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Swiss Federal Institute of Technology Zurich

ETH Zurich is one of the leading international universities for technology and the natural sciences. It is well-known for its excellent education, ground-breaking fundamental research and for putting its new findings directly into practice. It offers researchers an inspiring working environment and its students a comprehensive education.

Founded in 1855, ETH Zurich today has some 18,000 students from over 100 different countries, 3,800 of whom are doctoral students. About 500 professors currently teach and conduct research in the areas of engineering, architecture, mathematics, natural sciences, system-oriented sciences, and management and social sciences.

ETH Zurich regularly appears at the top of international rankings as one of the best universities in the world. 21 Nobel Laureates have studied, taught or conducted research at ETH Zurich, underlining the excellent reputation of the institute.

Transferring its knowledge to the private sector and society at large is one of ETH Zurich’s primary concerns. It does this very successfully, as borne out by the 80 new patent applications each year and some 260 spin-off companies that emerged from the institute between 1996 and 2012.

ETH Zurich helps to find long-term solutions to global challenges. The focal points of its research include energy supply, risk management, developing the cities of the future, global food security and human health.


Displaying 1 - 20 of 48 articles


We can still prevent the collapse of the West Antarctic ice sheet – if we act fast to keep future warming in check

Seafloor sediments from beneath the Ross Ice Shelf represent an archive of warmer periods in Earth’s past. An ambitious international project aims to uncover what we can learn about our hotter future.
As new and powerful telescopes gather new data about the universe, they reveal the limits of older theories. (Shutterstock)

Why Einstein must be wrong: In search of the theory of gravity

Einstein’s theory of general relativity suggests that our universe originated in a Big Bang. But black holes, and their gravitational forces, challenge the limits of Einstein’s work.
Diazotroph (Trichodesmium) bloom in the Coral Sea, captured on 1 September 2019 by the Landsat 8 satellite. The interaction between the physics and biology of the ocean is manifested in these green filaments that snake through the currents. Joshua Stevens/NASA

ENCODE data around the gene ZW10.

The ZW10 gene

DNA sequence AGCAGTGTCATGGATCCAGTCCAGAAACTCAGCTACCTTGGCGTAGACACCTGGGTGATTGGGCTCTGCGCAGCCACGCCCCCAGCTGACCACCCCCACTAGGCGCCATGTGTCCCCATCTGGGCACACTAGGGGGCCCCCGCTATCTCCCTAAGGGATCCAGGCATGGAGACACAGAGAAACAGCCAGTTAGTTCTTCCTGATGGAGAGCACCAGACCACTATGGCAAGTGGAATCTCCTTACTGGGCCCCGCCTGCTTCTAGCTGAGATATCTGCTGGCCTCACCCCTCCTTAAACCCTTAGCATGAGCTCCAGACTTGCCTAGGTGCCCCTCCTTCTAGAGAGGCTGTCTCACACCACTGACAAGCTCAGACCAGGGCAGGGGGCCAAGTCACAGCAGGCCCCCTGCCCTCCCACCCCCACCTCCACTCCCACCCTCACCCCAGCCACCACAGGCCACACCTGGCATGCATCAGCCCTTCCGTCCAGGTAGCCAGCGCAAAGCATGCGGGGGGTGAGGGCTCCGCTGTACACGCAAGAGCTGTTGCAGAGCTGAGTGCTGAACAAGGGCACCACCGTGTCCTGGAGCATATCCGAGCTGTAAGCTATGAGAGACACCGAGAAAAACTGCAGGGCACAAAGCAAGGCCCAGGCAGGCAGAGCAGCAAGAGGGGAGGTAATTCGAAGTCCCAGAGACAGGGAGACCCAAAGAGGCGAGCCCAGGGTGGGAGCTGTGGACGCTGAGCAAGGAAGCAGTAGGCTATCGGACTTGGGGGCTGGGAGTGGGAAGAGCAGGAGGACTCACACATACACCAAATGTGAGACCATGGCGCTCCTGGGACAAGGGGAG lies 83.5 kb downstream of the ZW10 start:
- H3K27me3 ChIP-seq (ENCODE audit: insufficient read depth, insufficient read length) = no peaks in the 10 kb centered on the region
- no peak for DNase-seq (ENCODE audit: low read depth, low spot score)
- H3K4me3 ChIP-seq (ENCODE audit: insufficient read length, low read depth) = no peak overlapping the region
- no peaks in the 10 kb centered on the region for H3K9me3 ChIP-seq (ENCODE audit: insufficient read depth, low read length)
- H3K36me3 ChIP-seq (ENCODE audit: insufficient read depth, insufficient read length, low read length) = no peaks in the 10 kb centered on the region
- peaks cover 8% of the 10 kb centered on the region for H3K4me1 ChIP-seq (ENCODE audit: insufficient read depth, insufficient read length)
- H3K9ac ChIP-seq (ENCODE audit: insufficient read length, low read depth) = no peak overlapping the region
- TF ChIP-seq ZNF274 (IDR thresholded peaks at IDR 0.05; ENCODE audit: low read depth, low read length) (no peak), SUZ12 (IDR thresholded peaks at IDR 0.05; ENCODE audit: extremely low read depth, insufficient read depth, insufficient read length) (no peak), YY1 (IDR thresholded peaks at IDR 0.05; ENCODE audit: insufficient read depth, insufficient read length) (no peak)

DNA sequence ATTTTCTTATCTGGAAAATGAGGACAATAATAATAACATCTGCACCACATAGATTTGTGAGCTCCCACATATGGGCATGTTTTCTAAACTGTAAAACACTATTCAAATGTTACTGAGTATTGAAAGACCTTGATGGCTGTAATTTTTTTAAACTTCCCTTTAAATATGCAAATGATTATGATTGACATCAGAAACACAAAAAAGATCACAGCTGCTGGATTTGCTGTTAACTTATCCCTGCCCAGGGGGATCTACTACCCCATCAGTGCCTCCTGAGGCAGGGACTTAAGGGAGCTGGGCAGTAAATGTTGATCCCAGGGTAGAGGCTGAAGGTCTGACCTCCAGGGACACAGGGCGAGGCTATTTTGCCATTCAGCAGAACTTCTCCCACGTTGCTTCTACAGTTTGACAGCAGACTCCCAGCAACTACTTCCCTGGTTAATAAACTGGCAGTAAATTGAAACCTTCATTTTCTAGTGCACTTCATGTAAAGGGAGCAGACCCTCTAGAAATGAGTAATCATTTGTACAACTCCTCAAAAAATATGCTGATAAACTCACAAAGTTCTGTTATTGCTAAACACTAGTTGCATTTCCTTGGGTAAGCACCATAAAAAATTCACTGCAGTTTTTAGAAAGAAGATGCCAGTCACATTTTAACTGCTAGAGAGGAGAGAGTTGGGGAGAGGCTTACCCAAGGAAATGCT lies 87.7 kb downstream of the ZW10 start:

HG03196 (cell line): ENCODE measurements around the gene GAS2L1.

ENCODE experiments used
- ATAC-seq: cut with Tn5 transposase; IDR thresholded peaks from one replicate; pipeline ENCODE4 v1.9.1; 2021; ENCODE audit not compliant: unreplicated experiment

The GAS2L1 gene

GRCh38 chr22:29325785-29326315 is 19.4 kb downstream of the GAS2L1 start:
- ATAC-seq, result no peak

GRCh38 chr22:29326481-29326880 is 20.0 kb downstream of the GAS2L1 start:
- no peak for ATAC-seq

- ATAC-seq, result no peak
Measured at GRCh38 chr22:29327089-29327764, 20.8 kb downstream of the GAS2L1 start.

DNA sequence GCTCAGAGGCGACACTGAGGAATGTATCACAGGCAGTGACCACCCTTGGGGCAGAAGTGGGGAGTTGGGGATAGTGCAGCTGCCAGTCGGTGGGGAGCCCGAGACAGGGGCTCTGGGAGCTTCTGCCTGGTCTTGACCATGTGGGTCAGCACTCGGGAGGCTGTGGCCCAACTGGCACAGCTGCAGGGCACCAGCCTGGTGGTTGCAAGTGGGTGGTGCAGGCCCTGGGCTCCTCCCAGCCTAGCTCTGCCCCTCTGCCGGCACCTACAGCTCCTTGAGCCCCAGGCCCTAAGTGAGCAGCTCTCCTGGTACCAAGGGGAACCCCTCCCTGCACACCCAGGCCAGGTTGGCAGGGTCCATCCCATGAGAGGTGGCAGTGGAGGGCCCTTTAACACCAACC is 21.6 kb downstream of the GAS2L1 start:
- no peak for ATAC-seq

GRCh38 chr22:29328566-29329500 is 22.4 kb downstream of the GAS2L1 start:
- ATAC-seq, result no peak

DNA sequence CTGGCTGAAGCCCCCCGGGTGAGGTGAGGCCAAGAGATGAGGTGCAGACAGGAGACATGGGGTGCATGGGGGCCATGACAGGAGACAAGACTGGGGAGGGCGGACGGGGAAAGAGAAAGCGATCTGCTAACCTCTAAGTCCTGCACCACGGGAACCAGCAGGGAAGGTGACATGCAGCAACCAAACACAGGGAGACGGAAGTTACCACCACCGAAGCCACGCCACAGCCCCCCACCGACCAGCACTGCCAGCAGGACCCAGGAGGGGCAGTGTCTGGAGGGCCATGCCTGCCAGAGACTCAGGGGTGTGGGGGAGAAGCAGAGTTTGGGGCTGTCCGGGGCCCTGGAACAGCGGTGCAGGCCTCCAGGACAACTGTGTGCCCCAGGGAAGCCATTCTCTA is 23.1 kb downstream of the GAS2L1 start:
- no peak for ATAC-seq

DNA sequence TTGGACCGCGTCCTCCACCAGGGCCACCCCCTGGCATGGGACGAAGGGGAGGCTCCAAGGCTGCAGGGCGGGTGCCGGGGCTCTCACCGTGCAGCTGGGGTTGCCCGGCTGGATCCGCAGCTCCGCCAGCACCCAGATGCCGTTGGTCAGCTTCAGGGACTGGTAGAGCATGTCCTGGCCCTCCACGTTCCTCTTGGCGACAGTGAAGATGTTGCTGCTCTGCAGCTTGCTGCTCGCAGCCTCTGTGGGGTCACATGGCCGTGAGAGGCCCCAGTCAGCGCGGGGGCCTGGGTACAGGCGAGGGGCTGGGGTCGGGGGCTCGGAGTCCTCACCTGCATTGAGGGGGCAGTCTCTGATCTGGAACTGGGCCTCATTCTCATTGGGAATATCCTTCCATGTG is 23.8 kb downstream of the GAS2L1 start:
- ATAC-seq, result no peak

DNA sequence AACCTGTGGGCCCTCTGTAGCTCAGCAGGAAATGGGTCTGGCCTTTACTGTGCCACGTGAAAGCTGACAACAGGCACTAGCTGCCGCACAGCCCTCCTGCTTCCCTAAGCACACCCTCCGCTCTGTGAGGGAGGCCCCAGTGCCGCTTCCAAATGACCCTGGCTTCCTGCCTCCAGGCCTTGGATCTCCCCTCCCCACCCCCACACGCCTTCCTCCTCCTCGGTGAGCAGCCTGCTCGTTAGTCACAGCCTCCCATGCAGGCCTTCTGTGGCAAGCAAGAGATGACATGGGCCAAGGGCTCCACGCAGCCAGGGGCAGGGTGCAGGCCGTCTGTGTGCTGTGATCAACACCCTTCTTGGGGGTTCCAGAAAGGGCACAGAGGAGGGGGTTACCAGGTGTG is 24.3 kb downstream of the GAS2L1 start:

Climate: modelling micro-algae to better understand the workings of the ocean

The ocean absorbs a quarter of the CO₂ emitted by humans, thanks in particular to phytoplankton, including diazotrophs. Knowing how to model them is crucial to understanding the ocean’s role in climate.
Efflorescence de diazotrophes (Trichodesmium) dans la mer de Corail, capturée le 1er septembre 2019 par le satellite Landsat 8. L’interaction entre la physique et la biologie de l’océan se manifeste dans ces filaments verts qui serpentent au grès des courants. Joshua Stevens/NASA

Climat : des microalgues virtuelles pour mieux comprendre le rôle de l’océan

L’océan absorbe un quart du CO₂ émis par l’homme, notamment grâce au phytoplancton, dont les diazotrophes. Savoir modéliser ces microalgues est crucial pour comprendre le rôle de l’océan dans le climat.
Salvatore Allegra / AP

How plate tectonics, mountains and deep-sea sediments have maintained Earth’s ‘Goldilocks’ climate

New modelling shows how tectonic plate movements, carbon-rich deep-sea sediment, and mountain weathering have regulated Earth’s climate.
Shutterstock/Dale Lorna Jacobsen

In the dark, freezing ocean under Antarctica’s largest ice shelf, we discovered a thriving microbial jungle

A high-tech expedition to sample the ocean under Antarctica’s Ross Ice Shelf confirms what the earliest explorers thought: everywhere we look we find microbes, scavenging any energy source available.
A virus’s genes hold a record of where it’s traveled, and when. imaginima/E+ via Getty Images

Charting changes in a pathogen’s genome yields clues about its past and hints about its future

After a nose swab tests positive for a virus or bacteria, scientists can use the sample’s genetic sequence to figure out where and when the pathogen emerged and how fast it’s changing.
Les prévisions actuelles concernant l’avenir du climat ne vont pas assez loin. Shutterstock

Nos projections climatiques pour l’an 2500 montrent que la Terre sera inhospitalière pour les humains

Les prévisions relatives au changement climatique prennent souvent l’année 2100 comme point final. Mais il est important d’envisager ce qui se passera au-delà, au moins jusqu’à l’an 2500.
Les émissions mondiales de combustibles fossiles ont diminué d'environ 7 % en 2020 par rapport à 2019. Mais un rebond est probable lorsque les mesures d'austérité se relâcheront, à moins que les plans de relance post-Covid-19 ne se concentrent sur la relance verte. (AP Photo/Michael Probst)

Sans des mesures plus écologiques, une hausse du réchauffement planétaire limitée à 1,5 °C sera hors d’atteinte

Plusieurs pays ont pris l’engagement de réduire leurs émissions de gaz à effet de serre à zéro d’ici le milieu du siècle. Mais de nouvelles recherches montrent que ce n’est pas suffisant.


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